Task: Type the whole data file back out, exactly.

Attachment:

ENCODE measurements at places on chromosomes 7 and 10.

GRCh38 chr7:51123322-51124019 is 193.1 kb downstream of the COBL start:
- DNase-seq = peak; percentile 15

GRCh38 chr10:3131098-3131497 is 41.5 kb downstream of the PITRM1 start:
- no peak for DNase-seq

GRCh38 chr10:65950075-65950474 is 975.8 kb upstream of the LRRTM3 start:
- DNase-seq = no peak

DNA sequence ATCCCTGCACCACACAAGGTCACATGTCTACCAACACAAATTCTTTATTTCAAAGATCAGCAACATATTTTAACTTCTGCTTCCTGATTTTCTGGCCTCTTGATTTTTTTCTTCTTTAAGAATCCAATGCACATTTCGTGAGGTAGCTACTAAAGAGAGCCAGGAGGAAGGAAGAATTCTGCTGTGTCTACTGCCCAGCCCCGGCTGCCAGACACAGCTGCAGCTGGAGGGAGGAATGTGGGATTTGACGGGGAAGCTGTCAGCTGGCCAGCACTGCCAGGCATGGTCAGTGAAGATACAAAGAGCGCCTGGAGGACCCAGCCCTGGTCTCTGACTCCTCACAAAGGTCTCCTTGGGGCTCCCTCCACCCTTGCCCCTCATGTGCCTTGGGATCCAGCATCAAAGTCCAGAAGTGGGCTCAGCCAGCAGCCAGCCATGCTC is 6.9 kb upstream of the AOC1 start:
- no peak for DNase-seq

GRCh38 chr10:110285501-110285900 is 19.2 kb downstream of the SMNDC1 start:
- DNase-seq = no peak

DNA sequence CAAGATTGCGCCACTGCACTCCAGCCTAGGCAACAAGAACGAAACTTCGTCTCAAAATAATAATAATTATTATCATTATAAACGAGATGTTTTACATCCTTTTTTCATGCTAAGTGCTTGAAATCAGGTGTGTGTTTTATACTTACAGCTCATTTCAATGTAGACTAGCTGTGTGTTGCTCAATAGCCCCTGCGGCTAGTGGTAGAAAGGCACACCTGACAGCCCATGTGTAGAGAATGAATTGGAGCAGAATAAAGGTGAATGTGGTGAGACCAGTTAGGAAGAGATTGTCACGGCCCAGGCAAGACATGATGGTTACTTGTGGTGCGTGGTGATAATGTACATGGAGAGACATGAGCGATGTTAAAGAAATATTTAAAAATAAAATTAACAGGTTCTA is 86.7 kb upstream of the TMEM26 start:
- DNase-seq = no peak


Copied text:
ENCODE measurements at places on chromosomes 7 and 10.

GRCh38 chr7:51123322-51124019 is 193.1 kb downstream of the COBL start:
- DNase-seq = peak; percentile 15

GRCh38 chr10:3131098-3131497 is 41.5 kb downstream of the PITRM1 start:
- no peak for DNase-seq

GRCh38 chr10:65950075-65950474 is 975.8 kb upstream of the LRRTM3 start:
- DNase-seq = no peak

DNA sequence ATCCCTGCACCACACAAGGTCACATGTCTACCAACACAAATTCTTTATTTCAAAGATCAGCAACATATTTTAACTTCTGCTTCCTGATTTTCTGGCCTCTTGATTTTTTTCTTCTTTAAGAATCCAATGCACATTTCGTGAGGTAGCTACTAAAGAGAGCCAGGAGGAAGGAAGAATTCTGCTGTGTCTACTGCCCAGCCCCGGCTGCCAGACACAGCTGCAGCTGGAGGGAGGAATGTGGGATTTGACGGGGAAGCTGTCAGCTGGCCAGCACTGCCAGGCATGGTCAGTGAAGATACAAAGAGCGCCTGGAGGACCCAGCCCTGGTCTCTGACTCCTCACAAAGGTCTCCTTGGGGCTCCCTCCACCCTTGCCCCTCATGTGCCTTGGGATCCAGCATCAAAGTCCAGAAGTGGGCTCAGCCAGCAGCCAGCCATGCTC is 6.9 kb upstream of the AOC1 start:
- no peak for DNase-seq

GRCh38 chr10:110285501-110285900 is 19.2 kb downstream of the SMNDC1 start:
- DNase-seq = no peak

DNA sequence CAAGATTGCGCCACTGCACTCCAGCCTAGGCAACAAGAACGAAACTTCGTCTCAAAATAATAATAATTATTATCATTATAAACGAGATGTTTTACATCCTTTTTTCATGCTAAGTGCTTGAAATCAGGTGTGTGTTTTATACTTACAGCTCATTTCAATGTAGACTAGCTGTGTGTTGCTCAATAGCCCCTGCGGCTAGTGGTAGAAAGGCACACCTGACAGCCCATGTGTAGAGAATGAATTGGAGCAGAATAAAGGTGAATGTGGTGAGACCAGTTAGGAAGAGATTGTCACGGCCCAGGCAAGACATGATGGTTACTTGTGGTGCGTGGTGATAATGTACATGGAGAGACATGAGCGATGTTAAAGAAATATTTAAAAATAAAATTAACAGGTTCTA is 86.7 kb upstream of the TMEM26 start:
- DNase-seq = no peak